Despite a shortage of foster care families, Christians and others with traditional/biblical views on gender and sexuality will be banned from being foster parents if a new California bill becomes law. SB 407, authored by Senator Scott Wiener (D-San Francisco), passed its first committee hearing yesterday after Wiener claimed 30 percent of California’s foster youth identify as LGBTQ and need protection from physical and psychological abuse coming from non-affirming foster parents.
“We want to make sure we aren’t placing these children in homes where there is hostility towards them,” Wiener said.
The sponsors of the bill, LGBTQ activist organizations Equality California and Family Builders, believe the current system for evaluating potential foster care parents isn’t strong enough to weed out those who object to their LGBTQ beliefs about gender and sexuality. Jill Jacobs, executive director of Family Builders, explained that the change is justified because of the higher rates of abuse and suicide among LGBTQ-identified youth. The new criteria for foster parents in SB 407 “includes an ability to demonstrate an understanding of the unique needs of LGBTQ youth and a capacity and willingness to meet those needs,” Jacobs testified. “If the prospective caregiver can not meet those needs they should not be approved.”
But this isn’t just making sure LGBTQ-identified youth are matched with parents who affirm those identities. SB 407 would require every foster parent to agree to affirm the LGBTQ identity of their foster child if they express their gender or sexual orientation confusion. “We don’t know which youth are going to be gay or non-binary or which children will come out,” Jacobs explained. “Therefore we must ensure that all caregivers are able to meet the needs of all children which SB 407 will do.”
Legislative Director for Equality California Craig Pulsipher confirmed the goal of the legislation. “We … know that sexual orientation and gender identity evolves over time and families caring for any foster youth in this state should be prepared for that reality” he testified.
Pulsipher acknowledged the law already requires foster parents to receive training on sexual orientation and gender identity, “but quite frankly it is not enough.” he said. “California can and must do more to strengthen the resource family approval process on the front end to better prevent discrimination of these vulnerable youth.”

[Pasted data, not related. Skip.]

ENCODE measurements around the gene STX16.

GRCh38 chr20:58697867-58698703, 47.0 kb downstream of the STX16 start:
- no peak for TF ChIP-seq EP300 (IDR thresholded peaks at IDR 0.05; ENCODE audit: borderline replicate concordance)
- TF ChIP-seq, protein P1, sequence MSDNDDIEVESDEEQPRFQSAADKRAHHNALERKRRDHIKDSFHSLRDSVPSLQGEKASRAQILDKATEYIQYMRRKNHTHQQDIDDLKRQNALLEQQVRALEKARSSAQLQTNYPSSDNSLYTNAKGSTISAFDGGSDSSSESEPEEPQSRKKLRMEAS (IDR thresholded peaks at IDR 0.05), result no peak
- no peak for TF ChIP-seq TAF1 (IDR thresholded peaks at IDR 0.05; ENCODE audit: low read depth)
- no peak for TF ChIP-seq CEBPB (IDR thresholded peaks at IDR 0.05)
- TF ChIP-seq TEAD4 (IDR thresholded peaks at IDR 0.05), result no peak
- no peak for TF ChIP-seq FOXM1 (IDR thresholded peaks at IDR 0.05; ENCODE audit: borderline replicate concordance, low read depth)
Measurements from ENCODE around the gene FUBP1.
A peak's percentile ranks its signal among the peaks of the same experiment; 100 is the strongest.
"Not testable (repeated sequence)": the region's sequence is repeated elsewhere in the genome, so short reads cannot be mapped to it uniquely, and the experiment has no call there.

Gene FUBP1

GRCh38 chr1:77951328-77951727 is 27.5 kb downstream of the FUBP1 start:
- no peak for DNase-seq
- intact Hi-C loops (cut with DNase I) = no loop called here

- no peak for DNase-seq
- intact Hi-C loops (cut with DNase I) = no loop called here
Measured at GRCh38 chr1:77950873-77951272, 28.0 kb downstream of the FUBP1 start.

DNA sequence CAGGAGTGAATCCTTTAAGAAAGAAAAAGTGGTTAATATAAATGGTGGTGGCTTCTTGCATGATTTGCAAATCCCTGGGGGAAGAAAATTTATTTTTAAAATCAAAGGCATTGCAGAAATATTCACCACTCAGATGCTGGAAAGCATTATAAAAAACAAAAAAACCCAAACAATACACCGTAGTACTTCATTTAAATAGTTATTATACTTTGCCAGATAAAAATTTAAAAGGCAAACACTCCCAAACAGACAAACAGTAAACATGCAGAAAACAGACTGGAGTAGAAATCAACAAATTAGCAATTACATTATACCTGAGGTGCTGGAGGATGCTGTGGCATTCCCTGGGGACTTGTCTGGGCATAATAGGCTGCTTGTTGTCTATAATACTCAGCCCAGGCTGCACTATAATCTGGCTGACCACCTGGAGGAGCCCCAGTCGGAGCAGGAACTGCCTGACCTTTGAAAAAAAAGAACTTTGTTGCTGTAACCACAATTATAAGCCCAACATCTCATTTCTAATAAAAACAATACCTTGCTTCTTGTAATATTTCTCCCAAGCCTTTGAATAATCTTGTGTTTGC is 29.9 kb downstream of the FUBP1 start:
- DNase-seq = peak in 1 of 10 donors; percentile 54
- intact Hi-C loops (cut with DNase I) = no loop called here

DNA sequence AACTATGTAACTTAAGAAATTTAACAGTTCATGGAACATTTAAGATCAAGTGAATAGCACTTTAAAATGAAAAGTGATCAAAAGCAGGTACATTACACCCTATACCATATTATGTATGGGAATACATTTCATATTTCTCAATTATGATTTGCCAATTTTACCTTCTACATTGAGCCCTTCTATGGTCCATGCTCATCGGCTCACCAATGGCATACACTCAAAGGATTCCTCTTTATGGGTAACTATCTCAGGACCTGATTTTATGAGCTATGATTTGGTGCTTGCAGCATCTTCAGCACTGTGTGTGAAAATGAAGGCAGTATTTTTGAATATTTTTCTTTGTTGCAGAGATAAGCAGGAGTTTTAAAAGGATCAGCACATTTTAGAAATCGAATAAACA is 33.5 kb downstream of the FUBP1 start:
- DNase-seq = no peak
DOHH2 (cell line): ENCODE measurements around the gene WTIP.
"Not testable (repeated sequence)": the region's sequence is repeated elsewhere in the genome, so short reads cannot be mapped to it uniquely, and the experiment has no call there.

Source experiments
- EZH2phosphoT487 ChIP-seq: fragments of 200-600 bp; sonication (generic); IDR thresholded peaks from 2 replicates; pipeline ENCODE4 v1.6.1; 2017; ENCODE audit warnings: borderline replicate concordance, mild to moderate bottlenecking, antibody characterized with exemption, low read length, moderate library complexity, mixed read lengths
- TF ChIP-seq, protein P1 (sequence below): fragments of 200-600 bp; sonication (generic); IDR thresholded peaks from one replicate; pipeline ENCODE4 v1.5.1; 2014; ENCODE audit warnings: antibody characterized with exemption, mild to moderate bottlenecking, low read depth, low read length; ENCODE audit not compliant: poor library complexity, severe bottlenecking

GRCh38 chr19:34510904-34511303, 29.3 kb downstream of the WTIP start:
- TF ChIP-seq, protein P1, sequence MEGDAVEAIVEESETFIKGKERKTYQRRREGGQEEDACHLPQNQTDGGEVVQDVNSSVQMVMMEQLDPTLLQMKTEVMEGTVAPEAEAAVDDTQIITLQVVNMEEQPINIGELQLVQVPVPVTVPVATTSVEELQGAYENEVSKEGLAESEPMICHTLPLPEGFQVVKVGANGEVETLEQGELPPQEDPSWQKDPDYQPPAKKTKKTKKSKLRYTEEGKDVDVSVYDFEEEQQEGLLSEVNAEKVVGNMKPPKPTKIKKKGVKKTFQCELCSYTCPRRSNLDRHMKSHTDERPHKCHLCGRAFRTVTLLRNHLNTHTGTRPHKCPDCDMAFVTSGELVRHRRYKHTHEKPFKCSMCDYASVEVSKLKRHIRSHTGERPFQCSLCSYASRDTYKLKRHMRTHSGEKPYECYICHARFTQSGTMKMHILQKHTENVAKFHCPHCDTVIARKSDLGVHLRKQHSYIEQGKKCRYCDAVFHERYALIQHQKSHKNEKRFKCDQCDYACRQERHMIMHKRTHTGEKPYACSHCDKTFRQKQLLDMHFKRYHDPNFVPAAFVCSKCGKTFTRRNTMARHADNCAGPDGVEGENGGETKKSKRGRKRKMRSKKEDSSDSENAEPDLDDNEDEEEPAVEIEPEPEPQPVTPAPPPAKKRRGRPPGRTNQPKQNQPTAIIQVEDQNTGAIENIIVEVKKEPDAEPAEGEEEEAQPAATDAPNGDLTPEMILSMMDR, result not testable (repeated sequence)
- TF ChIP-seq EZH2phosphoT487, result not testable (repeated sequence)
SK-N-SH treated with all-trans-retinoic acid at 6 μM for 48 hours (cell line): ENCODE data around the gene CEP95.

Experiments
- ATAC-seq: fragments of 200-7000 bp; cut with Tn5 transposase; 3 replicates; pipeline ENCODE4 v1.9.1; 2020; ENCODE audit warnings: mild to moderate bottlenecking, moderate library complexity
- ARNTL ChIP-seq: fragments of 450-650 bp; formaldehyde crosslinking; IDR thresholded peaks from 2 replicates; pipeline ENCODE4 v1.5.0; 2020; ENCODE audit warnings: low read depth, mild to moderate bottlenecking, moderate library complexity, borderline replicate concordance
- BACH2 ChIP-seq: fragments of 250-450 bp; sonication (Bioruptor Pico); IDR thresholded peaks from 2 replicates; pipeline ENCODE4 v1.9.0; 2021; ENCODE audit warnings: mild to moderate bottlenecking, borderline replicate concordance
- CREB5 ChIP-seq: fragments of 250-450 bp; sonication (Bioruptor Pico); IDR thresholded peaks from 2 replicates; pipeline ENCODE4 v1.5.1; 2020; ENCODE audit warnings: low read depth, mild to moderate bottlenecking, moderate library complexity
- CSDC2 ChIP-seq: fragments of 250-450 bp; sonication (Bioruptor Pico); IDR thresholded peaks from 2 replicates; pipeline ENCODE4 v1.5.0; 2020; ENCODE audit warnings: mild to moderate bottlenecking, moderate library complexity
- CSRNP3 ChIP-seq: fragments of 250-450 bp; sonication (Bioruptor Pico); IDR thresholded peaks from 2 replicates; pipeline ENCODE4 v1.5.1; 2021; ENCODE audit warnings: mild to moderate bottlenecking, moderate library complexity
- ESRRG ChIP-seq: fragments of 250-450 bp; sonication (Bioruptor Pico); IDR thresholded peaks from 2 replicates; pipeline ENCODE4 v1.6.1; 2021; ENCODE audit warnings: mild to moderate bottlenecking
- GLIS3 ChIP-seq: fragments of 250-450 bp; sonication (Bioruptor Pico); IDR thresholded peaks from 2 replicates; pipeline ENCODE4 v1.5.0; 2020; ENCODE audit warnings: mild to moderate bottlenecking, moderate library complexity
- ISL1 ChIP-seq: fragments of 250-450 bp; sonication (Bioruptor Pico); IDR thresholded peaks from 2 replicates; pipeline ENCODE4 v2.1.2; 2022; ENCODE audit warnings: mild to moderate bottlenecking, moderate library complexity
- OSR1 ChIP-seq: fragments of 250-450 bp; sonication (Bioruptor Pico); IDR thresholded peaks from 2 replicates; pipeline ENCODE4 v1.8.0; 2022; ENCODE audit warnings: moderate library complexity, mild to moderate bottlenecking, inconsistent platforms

“Foster parents with biblical and traditional views about gender and sexuality provide loving and stable homes to thousands of California foster kids,” said Greg Burt, Capitol Director for the California Family Council. “Yet Senator Wiener and other LGBTQ activists wants to force these parents to violate their sincerely held religious beliefs in order to continue to serve the needs of these vulnerable kids. California already has a shortage of foster parents, but the Senator doesn’t seem to care if his bill chases potential foster parents away.”
Senator Rosilicie Ochoa Bogh (Redlands-R) expressed concern this bill would “discriminate against families who don’t have the capacity to meet the needs of LGBTQ kids,” and she was hoping that the state would give these families an opportunity to be foster parents to kids who don’t identify as LGBTQ. But Senator Wiener said his bill would not allow this. With one out of three foster kids eventually identifying as LGBTQ, every parent needs to be willing to raise an LGBTQ kid the affirming way the state expects, Wiener explained.
According the Pacific Justice Institute (PJI), discriminating against people of faith who want to foster children because of their religious views on gender and sex is unconstitutional. “As written, SB 407 stands as inconsistent with the Supreme Court’s recent holding in Fulton v. City of Philadelphia, 141 S. Ct. 1868 (2021),” wrote PJI Chief Counsel PJI Kevin T. Snider in his letter of opposition. “In that case the City of Philadelphia refused to contract with a religious foster care agency (Catholic Social Services) for the provision of foster care services unless the religious institution agreed to certify same-sex couples as foster parent.”
“In view of the discrimination directed towards families such that they can never be eligible to foster children unless they accept government orthodoxy relative to LGBTQ+, SB 407 strays from neutrality and general applicability to a degree that it cannot be squared with the Supreme Court’s holding in Fulton,” Snider concluded.
In the end, Senate Human Services Committee voted to approve SB 407, and now the bill moves to the Senate Judiciary Committee with a hearing scheduled next week, Tuesday, April 25.
Watch the entire SB 407 hearing before the Senate Human Service Committee below: